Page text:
Music Business

Sunday Night Football and Carrie Underwood


Sunday Night Football and Carrie Underwood
$1 Million Per Week

Posted by Charlie Recksieck on 2023-12-19
A few weeks ago I got a text from my buddy and sometime musical collaborator Spud Davenport about Carrie Underwood and the Sunday Night Football song.

Spud soft-pedalled it by $1,000,000 - there's an extra week of regular season in the NFL these days so there are 18 Sunday night games in the regular season so Carrie's pre-playoffs haul is $18 million. But what's an extra million here or there.

The Song

Starting in 2006, NBC took over Sunday Night Football from ESPN and made the Sunday evening game THE marquee football game of the week - previously it was Monday Night Football on ABC. They needed a theme song and the current incarnation started when Pink reworked the lyrics for the Joan Jett song "I Hate Myself For Loving You."

Pink was the singer for the SNF opening for year, followed by Faith Hill from 2007-2012, both singing the reworked "Waiting All Day For Sunday Night" theme. Then Carrie Underwood was brought in for the 2013 season and has been going ever since. They tried new songs 2016-to-2018 but reverted to "Waiting All Day For Sunday Night" during the 2019 season.


Yes indeed, Carrie Underwood gets $1 million per week.

As for the original songwriters Joan Jett and Desmond Child, I think Spud's "$272,000 a season" figure is from a few years back (they may make more now, I only went so far down the research rabbit hole today). Here's some info on Joan's history with the song.

When it comes to Pink who adapted the original for Sunday Night Football in 2016, it's unclear what her credits are for this one. And who knows what backroom deals got agreed to when you're talking about something as big as the theme for football.

The Monday/Sunday Night Football Slot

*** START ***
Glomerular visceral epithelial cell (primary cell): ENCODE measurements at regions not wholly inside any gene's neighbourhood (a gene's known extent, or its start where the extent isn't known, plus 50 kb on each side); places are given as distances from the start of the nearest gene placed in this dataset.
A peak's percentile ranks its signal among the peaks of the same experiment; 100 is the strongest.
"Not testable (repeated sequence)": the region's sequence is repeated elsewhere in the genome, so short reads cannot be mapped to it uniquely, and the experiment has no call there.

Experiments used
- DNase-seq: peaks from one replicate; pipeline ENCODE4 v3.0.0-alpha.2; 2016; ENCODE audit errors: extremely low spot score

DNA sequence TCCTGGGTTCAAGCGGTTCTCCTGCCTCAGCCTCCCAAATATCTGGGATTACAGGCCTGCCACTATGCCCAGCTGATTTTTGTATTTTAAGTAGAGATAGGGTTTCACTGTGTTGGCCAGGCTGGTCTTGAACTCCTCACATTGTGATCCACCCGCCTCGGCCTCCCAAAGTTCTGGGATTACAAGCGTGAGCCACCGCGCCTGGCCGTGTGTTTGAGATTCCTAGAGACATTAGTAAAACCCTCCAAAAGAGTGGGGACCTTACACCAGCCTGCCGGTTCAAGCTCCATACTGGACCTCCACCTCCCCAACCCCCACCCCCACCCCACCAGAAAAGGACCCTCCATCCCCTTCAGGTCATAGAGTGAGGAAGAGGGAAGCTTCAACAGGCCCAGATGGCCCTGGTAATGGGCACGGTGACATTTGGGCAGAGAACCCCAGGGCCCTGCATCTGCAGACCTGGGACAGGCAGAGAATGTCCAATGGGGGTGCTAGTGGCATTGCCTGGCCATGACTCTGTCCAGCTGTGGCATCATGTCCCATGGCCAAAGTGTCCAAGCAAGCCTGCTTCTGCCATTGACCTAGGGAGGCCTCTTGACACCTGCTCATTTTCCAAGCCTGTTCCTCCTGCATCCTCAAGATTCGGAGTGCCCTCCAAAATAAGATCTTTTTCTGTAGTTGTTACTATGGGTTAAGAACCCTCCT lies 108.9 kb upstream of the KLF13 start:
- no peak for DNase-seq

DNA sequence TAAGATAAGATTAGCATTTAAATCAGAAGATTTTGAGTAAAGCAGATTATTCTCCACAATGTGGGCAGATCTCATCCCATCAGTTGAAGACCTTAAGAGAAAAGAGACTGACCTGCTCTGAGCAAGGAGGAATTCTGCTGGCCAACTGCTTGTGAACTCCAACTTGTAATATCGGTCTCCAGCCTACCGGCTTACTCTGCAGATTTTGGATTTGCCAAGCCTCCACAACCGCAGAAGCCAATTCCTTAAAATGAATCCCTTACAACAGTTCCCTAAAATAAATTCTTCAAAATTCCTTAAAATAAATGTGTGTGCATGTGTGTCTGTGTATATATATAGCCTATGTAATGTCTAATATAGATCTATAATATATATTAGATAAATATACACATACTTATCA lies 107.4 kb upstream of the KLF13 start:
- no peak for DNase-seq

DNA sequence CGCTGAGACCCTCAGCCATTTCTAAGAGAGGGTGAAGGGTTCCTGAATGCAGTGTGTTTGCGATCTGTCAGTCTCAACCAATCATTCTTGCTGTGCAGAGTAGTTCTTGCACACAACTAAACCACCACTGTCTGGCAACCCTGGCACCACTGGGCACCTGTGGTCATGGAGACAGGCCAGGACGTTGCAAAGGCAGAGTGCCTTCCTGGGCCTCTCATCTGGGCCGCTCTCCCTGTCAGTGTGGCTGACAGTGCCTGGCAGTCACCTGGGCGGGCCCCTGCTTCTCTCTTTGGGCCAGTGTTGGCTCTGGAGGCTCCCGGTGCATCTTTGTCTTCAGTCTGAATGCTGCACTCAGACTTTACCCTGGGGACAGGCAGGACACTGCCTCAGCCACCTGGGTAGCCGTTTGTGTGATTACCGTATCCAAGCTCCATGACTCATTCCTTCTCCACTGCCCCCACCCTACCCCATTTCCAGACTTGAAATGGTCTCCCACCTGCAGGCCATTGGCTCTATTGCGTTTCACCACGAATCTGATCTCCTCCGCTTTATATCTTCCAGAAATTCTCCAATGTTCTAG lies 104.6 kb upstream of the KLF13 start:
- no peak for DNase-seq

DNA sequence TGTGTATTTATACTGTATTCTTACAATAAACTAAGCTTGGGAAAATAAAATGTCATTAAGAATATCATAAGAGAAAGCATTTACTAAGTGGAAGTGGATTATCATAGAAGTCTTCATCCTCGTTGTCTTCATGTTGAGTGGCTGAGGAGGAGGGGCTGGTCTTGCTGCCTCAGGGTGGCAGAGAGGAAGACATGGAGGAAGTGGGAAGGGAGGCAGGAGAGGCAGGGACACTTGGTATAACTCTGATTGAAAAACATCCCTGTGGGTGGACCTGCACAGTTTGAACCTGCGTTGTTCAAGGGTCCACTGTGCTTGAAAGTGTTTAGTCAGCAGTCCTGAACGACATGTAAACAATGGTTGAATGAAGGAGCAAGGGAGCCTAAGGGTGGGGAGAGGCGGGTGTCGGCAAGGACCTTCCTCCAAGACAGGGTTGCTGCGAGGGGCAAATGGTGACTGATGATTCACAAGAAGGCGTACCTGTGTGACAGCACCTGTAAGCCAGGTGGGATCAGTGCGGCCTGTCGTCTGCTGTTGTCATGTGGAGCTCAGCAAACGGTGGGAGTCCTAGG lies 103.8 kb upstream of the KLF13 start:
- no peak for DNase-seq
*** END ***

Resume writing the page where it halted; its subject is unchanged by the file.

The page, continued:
I've already written a crazy amount about football broadcast music. In there you'll notice that I named the original Monday Night Football theme as the #1 most iconic football broadcast music. If you're over 40 and love sports, this is pure mainlined nostalgia:

1. Monday Night Football theme ("Heavy Action")
But Hank Williams, Jr. was the OG country signer to corner the market on televised football with "Are You Ready For Some Football" and "All My Rowdy Friends" since the 1990's. Country music and football are a perfect match and perhaps even more so as blue-states slightly skew away from football over the years; but I do mean "slightly". Football is the closest thing we have to a national religion in this country, IMO.

Performer To Songwriter Ratio

There's no easy answer for how much a songwriter gets paid if a performer makes X amount of money for their version. There are standard royalty percentages to songwriters/publishers for certain uses; network TV use is worth X based on prominence and length, worth a different Y on basic

cable. Someday I'll write a post here walking through a sad ASCAP songwriters royalty report for me for fractional dollars for various media uses. But let's stick with this outdated ratio of songwriters getting about 4.5% of the money from a record sale (link ). Again, that's on record sales (remember those?). Each platform pretty much has its own terms.

In Spud's original math, the ratio was about 68 to 1 for Carrie Underwood vs. the songwriters; we haven't checked the actual amounts, but if even halfway true that's pretty nuts.

That said, do you know why movie stars get $10m or $20m to star in a movie? Because that movie star puts people in seats and it's worth it. Same goes for athletes. Remove all of that max-salary players from the NBA and how much does viewership drop off: 20 to 80%?

It's not about worth and who contributed what percentage to a song's success. The market really decided who gets the money.

What Do You Think?

Is that $1 million a week figure startling? Are you as shocked as Spud and I by the disparity between performers and songwriters? Any opinion? Let us know.